Idomeneo Rules At The Met – Part II

Dear Readers:

This is the conclusion of my review of the Metropolitan Opera production of Idomeneo by Wolfgang Amadeus Mozart.  Mozart was only 24 when he composed the music for this opera.  He did not write the libretto himself, but the subject matter reflects his youthful idealistic point of view at that stage of his life.  The story, based on myths from ancient Greece, is used to express wholesome humanistic values such as Mercy towards prisoners of war, Compassion to one’s fellow man; Filial Piety; Family Values; and the triumph of Love over War.  And unlike most grand operas, the story has a happy ending!  Princess Ilia is a very lucky girl indeed:  She is shown mercy in her captivity in Crete, she snags the man she loves, is accepted by her father-in-law, starts to build her own family with Idamante, and even gets a big promotion — from prisoner to Queen — it’s a real Cinderella story!

King Idomeneus returns from the Trojan War

From Warrior To Father-In-Law

In Greek mythology, the “real” Idomeneus (Greek Ἰδομενεύς) was the grandson of King Minos, the guy who built the labyrinthe for the bull-headed Minotaur.   Crete under King Idomeneus was a member of a far-flung military and political alliance — it was sort of like the NATO of that time — which included Mycenae, led by King Agamemnon, and Sparta, led by Agamemnon’s brother Menelaus.  Many of the leaders of the Greek nations were related to one another by blood or marriage; but even if they weren’t, treaty obligations would have forced them to declare war when Helen, wife of Menelaus, ran off to Troy to be with her new boyfriend, Paris Son of Priam.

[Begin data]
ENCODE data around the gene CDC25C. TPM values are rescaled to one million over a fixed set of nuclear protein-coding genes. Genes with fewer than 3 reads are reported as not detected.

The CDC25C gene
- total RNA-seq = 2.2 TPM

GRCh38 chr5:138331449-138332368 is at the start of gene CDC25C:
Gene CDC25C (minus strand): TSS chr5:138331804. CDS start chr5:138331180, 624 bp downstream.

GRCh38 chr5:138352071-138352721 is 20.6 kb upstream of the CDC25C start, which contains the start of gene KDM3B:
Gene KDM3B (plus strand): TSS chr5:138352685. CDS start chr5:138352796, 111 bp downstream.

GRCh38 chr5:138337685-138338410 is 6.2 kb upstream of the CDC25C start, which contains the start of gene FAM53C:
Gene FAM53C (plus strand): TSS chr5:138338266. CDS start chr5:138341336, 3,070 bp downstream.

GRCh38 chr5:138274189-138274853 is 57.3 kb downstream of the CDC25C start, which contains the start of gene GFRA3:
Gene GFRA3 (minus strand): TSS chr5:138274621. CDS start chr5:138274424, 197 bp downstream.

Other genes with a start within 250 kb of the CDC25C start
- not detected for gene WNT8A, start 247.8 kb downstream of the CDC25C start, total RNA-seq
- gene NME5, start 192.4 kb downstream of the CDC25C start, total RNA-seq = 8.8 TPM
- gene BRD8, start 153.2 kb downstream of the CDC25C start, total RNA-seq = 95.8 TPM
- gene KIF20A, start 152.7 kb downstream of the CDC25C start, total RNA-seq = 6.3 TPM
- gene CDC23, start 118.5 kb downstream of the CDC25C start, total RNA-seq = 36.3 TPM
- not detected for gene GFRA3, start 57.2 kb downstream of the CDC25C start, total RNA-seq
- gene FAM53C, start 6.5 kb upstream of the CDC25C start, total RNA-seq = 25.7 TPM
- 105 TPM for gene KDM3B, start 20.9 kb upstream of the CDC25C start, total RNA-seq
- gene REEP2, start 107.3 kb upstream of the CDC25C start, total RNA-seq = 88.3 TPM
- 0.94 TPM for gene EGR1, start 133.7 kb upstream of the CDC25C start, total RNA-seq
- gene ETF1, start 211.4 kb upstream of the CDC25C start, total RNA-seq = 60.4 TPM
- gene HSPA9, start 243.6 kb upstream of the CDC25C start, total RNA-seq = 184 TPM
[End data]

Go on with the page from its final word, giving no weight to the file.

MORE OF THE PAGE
During the war, Idomeneus became one of Agamemnon’s must trusted advisors, he was a brave soldier, an officer and a gentleman; he even survived a mano-a-mano fight with the legendary hero, Hector.  He was one of the senior officers entrusted to hide inside the Trojan Horse.  Once inside the walls of Troy, he slew 20 Greek men and 3 Amazon women.  But he wasn’t a bully or a war criminal.  Instead of slaying Princess Ilia, he rescued her and dispatched her back to Crete.  With the intention, probably, of giving her a job in the royal palace.  Little did he know that she would fall in love with his son, and that the latter would love her back.